The NE QRP AF was operated from 1939-2145Z on Sept. 21,2014 at 1-Watt and The North Georgia Peanut Sprint was operated for the full two hour period from 2000-2200Z on Sept 28, 2014 with 1-Watt as well. The spots were gathered in the Colorado QSO Party on August 30, 2014 from 1635-1730Z at the county line between Jefferson/Boulder county line and 2015-2120Z at Weld county.

CO QSO Party

44 spots at 5-Watts
Avg SNR = 13.3dB
Std dev = 7.42dB

50 spots at 5-Watts
Avg SNR = 9.96dB
Std dev = 8.00dB

NE QRP Afield

100 spots at 1-Watt
Anthem Park, Broomfield, CO
Avg SNR = 8.51dB
Std dev = 5.91dB

NoGa Peanut Sprint

91 spots at 1-Watt
Sienna Park, Broomfield, CO
Avg SNR = 9.75dB
Std dev = 6.66dB

Tuesday, September 30, 2014

North Georgia Peanut Sprint Results

I had a fun time in the Peanut QRP Sprint. The two hour operating time is just right for a nice afternoon sprint.

I went over to the neighborhood park and setup my KX3 and Park Portable Doublet in the grass. My antenna is an open wire doublet supported by three fishing poles. The antenna at the apex is about 31 feet up and the ends are at about 23 feet. The overall length of the doublet is 67 feet. 

I ran the KX3 at 1-Watt to enter the Goober category. I logged all my contacts with N3WG's app "HamLog" on my iPad 2. The app checks dupes and allows me to export the log to a CSV file.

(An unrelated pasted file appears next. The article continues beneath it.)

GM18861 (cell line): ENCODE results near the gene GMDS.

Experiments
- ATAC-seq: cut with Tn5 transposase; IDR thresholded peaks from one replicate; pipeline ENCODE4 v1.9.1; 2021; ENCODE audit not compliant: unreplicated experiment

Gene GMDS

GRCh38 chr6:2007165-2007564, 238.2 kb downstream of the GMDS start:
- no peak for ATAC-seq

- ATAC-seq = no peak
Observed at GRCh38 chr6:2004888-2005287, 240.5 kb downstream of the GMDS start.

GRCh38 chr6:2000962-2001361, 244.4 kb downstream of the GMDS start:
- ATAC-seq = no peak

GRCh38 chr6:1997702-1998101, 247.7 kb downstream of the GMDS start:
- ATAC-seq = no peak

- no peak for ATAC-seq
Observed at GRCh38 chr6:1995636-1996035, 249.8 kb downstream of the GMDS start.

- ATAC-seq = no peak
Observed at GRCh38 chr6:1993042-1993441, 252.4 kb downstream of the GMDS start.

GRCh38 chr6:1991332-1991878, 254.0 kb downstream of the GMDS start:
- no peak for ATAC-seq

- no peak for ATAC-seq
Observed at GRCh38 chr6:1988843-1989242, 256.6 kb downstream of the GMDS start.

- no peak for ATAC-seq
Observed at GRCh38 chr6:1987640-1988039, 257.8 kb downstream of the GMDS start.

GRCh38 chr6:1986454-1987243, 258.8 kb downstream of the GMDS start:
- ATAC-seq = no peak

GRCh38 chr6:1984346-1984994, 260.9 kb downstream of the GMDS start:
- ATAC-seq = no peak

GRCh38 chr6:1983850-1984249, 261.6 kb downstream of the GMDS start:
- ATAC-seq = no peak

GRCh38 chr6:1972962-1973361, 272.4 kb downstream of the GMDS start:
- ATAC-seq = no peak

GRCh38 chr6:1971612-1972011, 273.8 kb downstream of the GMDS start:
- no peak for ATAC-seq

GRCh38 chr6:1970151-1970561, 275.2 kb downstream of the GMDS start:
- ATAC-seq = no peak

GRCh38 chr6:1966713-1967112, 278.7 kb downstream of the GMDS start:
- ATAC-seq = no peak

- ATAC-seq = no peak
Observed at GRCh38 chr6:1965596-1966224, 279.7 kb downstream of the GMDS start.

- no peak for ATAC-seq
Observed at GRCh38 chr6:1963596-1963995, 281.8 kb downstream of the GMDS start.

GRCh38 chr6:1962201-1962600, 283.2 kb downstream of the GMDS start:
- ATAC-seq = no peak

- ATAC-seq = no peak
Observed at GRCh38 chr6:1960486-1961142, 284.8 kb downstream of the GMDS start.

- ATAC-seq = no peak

My power source could have been just the internal Eneloop batteries but I opted for the repurposed Dell LT 3S2P 11.1V Li-Ion pack. I use an RC battery monitor called a beeper to monitor individual cell voltages to prevent over discharging the pack. 

The 20m was the bread and butter band but did manage to eek out a few QSO's on 15m. One QSO K7JKZ was miscopied so I won't count that one in my score. All was good for the contest as the weather out here in beautiful Colorado was sunny at contest start. But around the halfway mark clouds started to roll in and by contest end the threat of rain was eminent. About an hour after the test, it started to rain. Perfect timing.

Here is my score breakdown,
1-Watt out for entire contest, Goober Class #49
Nuts = 30 (x7) = 210
Non-Nuts = 10 (x3) = 30
QSO points = 240
SPCs = 17
Total Score = 240 x 17 = 4080


Thursday, September 18, 2014

New Shakespeare Wonderpole 20 footer

Since breaking one of my Cabela's poles I decided to go with something a bit more robust. I searched the web and found South Bend offered a 20 foot pole as well as B n M in their Black Widow variety. Having already seen the Black Widow, I decided to give the Shakespeare 20 foot Wonderpole a go.

I'm glad I did. This is a 100%fiberglass, medium-fast action and is stiff enough to support an end wire easily and possibly a lightweight wire doublet when used as a center pole.

The dimensions are:
Length (collapsed with end caps): 38-13/16"
OD of Bottom section (top): 1.15"
OD of Bottom section (bottom): 1.582"
OD of Bottom section just up from screw on collar of end cap thingy: 1.29"
Weight: ~600 grams (1.31 lb)
Overall length extended is a few inches shy of 20 feet.